The Virtualization Room

Oct 27 2010   4:52PM GMT

Microsoft not the Apple of virtualization’s eye

Colin Steele Colin Steele Profile: Colin Steele

It’s not a good morning for Microsoft.

Execs are waking up to reports of the company’s demise from two major business publications: CNNMoney, which says Microsoft’s consumer brand is “dying,” and Reuters, whose headline is “Sleepy in Seattle.” (Personally, I would have gone with “Redmond? More like Dead-mond!”)

The reports focus on Microsoft’s lack of innovation — or failure to capitalize on its innovation — when it comes to consumer products such as smartphones, portable music players and tablets. Apple’s iPhone, iPod and iPad are all pop culture icons with devout customers. When was the last time you saw people line up days in advance to buy a Windows Phone 7, or a Zune, or whatever the heck Microsoft calls its tablet?

“Is this Microsoft’s Waterloo?” CNNMoney’s David Goldman asks. “Will it become the next IBM — crucially important to businesses but an afterthought for consumers?”

That’s a good question, but not an entirely accurate one, at least when it comes to virtualization. In this enterprise market, Microsoft has many of the same challenges it faces against Apple in the consumer market.

For example, Apple debuted the iPod in 2001. Microsoft didn’t release the Zune until 2006, and it took until 2009 for the improved Zune HD to hit shelves. By that point, everybody and their mother had an iPod. (OK, not everyone, but enough that the chances of Zune catching up were slim to none.)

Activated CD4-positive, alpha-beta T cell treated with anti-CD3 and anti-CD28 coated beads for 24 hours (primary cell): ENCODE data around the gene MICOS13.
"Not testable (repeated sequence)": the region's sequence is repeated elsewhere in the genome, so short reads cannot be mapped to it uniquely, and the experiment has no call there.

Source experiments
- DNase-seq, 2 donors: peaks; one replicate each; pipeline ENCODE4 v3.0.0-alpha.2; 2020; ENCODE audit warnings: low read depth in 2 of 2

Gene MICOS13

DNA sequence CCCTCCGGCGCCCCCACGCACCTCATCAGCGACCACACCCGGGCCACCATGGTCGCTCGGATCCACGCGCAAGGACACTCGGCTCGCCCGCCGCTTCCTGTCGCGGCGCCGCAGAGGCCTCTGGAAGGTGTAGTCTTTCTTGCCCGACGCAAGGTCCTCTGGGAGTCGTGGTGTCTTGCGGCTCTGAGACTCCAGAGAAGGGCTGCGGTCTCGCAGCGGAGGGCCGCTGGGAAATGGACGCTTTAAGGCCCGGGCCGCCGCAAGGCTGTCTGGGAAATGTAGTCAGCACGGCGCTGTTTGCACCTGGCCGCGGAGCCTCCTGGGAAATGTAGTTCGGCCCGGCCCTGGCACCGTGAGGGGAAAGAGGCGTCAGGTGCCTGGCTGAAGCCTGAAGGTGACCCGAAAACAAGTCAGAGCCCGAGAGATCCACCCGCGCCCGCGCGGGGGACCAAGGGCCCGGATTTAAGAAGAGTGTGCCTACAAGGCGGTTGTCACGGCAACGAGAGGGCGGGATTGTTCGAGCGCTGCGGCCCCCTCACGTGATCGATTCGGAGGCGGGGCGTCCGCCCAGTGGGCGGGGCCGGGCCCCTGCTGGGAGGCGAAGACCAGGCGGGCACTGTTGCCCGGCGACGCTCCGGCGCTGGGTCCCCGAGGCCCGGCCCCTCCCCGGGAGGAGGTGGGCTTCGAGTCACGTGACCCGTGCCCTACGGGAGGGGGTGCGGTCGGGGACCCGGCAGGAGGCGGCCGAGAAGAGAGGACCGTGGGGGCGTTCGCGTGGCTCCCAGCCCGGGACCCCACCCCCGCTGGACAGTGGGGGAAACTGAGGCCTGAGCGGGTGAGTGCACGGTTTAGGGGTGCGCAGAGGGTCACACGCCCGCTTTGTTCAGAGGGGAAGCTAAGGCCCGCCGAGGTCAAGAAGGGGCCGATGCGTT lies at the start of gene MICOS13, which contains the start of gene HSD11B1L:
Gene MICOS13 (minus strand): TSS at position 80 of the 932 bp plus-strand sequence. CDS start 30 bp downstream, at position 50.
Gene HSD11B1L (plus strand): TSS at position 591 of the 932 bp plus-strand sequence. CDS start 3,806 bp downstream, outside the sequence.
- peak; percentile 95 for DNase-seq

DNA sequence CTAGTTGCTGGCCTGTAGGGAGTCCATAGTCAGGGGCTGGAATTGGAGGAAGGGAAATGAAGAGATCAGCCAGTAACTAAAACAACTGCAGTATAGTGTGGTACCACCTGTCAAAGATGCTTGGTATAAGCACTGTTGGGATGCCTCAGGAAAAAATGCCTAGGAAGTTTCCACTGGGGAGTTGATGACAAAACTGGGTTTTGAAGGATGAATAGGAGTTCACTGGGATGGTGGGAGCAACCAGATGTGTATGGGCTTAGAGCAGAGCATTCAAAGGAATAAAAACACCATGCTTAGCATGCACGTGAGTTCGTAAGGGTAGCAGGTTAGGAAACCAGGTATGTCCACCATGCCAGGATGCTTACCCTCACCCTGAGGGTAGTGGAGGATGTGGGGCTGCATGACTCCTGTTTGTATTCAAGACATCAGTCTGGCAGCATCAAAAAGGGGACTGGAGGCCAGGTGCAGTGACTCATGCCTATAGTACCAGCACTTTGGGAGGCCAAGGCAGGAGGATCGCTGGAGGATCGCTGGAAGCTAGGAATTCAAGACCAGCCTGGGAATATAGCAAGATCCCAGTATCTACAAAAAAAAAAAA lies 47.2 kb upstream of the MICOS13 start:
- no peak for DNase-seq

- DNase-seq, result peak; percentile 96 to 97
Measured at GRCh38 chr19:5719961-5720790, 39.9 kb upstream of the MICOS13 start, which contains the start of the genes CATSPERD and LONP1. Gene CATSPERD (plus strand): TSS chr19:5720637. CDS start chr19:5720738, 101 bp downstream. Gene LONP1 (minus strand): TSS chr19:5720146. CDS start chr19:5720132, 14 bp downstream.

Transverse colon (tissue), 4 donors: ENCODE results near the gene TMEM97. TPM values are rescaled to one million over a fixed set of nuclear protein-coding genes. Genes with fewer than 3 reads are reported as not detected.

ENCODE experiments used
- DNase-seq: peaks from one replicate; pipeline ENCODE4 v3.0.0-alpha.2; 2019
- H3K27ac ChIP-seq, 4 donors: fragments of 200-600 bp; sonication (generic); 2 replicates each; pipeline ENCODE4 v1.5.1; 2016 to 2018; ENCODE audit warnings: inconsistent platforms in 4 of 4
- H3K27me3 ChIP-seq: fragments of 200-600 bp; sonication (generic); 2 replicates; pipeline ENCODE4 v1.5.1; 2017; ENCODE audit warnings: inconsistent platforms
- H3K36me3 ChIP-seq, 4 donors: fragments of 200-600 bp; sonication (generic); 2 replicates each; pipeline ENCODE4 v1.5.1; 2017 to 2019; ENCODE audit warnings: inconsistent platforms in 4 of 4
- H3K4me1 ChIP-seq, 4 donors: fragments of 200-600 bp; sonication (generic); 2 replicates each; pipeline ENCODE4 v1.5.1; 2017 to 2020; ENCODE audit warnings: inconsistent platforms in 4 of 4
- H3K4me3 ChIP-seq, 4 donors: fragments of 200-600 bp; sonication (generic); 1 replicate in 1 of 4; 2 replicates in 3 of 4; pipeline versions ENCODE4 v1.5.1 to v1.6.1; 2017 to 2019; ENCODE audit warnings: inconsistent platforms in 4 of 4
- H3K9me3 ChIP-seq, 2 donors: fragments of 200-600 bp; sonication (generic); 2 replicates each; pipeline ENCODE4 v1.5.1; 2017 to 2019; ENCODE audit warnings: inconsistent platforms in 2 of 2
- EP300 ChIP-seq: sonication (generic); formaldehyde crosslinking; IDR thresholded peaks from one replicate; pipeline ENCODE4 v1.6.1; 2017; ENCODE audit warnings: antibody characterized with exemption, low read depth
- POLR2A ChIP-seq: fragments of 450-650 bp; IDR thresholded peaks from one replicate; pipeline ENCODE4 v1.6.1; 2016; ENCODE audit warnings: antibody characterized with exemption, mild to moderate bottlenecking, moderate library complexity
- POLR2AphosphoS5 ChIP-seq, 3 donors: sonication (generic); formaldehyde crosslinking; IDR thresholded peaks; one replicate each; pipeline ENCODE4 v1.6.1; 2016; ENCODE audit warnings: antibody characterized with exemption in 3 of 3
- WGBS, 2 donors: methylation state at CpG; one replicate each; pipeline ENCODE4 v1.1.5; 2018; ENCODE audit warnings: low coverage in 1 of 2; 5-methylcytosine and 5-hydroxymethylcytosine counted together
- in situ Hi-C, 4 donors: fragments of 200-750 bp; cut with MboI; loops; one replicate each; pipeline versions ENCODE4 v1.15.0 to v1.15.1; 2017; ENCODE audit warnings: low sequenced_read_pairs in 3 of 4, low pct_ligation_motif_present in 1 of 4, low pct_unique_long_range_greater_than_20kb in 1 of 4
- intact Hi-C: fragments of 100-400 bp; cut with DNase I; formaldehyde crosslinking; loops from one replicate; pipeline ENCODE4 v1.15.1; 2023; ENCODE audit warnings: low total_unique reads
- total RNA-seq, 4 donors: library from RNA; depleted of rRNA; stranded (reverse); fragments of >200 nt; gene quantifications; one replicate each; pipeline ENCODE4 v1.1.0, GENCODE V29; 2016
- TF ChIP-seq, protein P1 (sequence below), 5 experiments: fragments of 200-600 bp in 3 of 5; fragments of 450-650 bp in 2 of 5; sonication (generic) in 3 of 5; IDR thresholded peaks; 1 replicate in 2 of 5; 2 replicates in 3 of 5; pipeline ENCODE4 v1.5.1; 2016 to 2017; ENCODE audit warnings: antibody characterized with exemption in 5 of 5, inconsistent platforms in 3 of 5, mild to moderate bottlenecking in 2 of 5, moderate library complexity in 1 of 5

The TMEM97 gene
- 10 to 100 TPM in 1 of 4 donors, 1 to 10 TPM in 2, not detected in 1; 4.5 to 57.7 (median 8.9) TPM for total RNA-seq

Now take a look at the server virtualization market. VMware debuted GSX Server in 2001. Microsoft didn’t release Virtual Server until 2004, and it took until 2008 for the improved Hyper-V to hit shelves. By that point, everybody and their mother was on VMware. (Again, an exaggeration, but you get the point.)

You can’t stand in line for days outside a VMware store waiting to buy the latest release, but if you could, some people would. VMware has that kind of Applesque customer loyalty.

Case in point: Just the other day, systems engineer Sean Kalahar wrote on Twitter: “if vmware was a woman not only would i marry her but i would also let her hold the remote.” Sure, more businesses have been asking Hyper-V out lately, but marriage is nowhere on the horizon.

We’ve compared Microsoft’s push into the server virtualization market to its late start (but eventual dominance) in the OS, Web browser and email/collaboration markets. But as Microsoft’s struggles in the consumer market show, a late start can sometimes be too much to overcome.

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